The political left is my comfort zone. As I have grown older I have become increasingly liberal rather than more conservative, as is more often the case. And I was trained as a social worker. Therefore, I feel that we are judged as a nation by how we treat our most vulnerable citizens. I would favor universal health care, tax progressivity--repealing the recent appalling tax cuts for the wealthiest among us, regulating multinational corporations, strong environmental policies, fiscal and deficit responsibility, unions, and fighting discrimination against all classes of people under the thumb of white males. I f I were forced to choose between saying I am a Liberal vs. a Democrat, I would choose the former appellation. There, I said it all out loud. . . all the verbotens, those "L-word" no-no's and politically incorrect stances.
Value-based Liberals, in addition to conservatives, stand for principles. For me these include freedom of speech, deep religious tolerance, non-exploitation of hard workers, support and sharing for those who are disabled, international alliances, an anti-war stance, bipartisanship when possible, separation of governmental powers, and adhering to the rule of law. And we resent having our patriotism questioned because we stand for any of these principles.
Stickings' entry - The GND blogger referred to a previous post by Michael J.W. Stickings, The Reaction's principal author. His post had a very interesting comment thread with a lively debate between a self-procalimed Radical and a Liberal. To quote from Stickings,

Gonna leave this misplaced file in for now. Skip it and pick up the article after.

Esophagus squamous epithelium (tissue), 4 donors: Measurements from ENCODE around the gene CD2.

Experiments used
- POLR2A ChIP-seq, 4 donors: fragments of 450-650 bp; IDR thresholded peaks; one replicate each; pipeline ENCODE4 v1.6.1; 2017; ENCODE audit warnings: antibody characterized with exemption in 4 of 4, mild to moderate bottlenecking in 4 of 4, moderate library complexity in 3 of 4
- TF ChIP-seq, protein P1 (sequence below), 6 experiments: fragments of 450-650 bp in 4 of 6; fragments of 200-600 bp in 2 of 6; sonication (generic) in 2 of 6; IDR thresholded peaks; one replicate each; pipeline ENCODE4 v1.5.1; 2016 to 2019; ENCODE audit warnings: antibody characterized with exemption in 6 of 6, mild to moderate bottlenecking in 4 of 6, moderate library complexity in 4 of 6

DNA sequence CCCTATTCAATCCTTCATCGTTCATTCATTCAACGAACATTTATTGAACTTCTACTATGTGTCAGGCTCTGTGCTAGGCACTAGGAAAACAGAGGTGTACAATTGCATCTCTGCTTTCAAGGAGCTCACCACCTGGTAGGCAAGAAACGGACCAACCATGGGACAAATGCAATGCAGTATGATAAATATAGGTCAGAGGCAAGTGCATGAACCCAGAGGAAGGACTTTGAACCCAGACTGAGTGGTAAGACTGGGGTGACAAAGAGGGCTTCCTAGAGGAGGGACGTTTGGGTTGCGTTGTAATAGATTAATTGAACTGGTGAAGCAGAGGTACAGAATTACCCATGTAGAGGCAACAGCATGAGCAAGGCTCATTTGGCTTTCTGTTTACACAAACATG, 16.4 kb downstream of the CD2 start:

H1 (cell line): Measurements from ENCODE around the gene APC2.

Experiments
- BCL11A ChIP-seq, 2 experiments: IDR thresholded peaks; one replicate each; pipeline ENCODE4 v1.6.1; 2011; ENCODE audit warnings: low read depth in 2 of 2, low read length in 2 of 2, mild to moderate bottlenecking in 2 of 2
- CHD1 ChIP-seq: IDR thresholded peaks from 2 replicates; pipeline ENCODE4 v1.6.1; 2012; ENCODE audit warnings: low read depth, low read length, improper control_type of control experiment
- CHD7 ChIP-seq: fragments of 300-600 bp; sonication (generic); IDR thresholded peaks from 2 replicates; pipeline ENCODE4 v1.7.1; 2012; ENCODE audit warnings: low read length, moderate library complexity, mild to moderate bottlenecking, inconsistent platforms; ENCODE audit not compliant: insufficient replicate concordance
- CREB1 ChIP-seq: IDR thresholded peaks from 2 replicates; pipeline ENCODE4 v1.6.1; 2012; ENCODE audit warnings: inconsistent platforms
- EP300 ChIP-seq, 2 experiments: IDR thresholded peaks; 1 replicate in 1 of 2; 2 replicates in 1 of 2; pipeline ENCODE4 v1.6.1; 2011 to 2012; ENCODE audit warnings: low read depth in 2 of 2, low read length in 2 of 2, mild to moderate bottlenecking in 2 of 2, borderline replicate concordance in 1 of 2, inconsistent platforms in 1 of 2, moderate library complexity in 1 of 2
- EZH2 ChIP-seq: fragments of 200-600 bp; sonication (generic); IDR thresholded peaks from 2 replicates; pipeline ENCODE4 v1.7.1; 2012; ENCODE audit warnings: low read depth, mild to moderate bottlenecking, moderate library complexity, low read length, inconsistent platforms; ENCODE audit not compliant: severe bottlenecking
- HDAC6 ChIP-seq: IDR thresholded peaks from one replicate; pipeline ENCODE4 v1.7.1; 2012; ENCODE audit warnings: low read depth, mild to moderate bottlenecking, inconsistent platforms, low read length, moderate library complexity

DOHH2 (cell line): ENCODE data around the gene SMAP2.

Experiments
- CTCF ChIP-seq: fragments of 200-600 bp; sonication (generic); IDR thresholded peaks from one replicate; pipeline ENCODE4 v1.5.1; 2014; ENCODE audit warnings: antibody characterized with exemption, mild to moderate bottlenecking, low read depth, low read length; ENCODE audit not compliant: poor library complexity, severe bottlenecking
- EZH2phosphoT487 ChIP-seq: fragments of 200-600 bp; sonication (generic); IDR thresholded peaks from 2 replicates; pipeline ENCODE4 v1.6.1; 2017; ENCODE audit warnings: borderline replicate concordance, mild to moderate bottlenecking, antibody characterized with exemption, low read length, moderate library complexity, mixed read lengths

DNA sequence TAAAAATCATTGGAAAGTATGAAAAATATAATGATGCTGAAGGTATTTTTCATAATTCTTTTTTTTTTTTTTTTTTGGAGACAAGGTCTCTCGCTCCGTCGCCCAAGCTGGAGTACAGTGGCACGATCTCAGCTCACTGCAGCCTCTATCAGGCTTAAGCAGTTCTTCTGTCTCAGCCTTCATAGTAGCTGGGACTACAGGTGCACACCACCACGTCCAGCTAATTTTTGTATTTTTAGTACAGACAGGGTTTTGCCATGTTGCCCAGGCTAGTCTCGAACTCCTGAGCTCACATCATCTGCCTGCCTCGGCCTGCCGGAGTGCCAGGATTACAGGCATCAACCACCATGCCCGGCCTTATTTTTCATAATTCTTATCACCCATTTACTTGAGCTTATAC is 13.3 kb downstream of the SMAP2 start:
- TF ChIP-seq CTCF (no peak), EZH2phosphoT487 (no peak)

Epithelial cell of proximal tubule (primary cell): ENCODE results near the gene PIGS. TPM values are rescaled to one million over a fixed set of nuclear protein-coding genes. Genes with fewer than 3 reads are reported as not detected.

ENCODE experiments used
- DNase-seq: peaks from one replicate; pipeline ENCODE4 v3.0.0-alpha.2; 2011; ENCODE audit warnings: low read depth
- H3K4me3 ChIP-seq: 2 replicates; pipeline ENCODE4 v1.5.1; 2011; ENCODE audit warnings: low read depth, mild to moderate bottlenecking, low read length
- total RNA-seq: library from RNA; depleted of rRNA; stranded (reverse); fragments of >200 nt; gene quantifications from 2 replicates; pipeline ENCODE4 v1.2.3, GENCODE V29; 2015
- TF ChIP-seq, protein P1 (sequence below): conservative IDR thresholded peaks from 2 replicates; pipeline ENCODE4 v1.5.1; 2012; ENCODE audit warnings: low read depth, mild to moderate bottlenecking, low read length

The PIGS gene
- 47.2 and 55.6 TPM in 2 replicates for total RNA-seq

. . . given my own definitely liberal political philosophy, and given my own firm place in the liberal blogosphere, I have often thought about the meanings of centrism and moderation.
They aren't the same thing. To me, moderation is a tone, a temperament, a virtue. Moderation eschews absolutism. It promotes independent thought and calm, reasoned discourse. It rejects knee-jerk partisanship and talking points masquerading as truth. Centrism is, well, an "ism". It seeks to be an ideology of sorts somewhere between what is generally considered to be left and right. But what does that even mean? What is left? What is right? And what, for that matter, is the center? Doesn't the center shift over time, back and forth like a pendulum?
Though the center of gravity in American politics does shift over time, I have long believed (and argued) that America is fundamentally a liberal society. . .

The question for Democrats is this. How do we win in the upcoming elections this year? I would have no problem with anyone who wants to claim the Liberal label. Nor do I feel such a claim would be a liability. For myself I am easily able to be a Liberal with centrist views that are not incompatible with the left. So, too, can the candidates, unapologetically!
References - search results on two liberal-to-centrist sites - A search at DailyKos turned up 234 posts containing the word "liberal," just in the last week. A little poll gave blogger "political Liberal" search at TPMCafe showed 191 pages of results.
My "creative post" today at Southwest Blogger is about a writing life.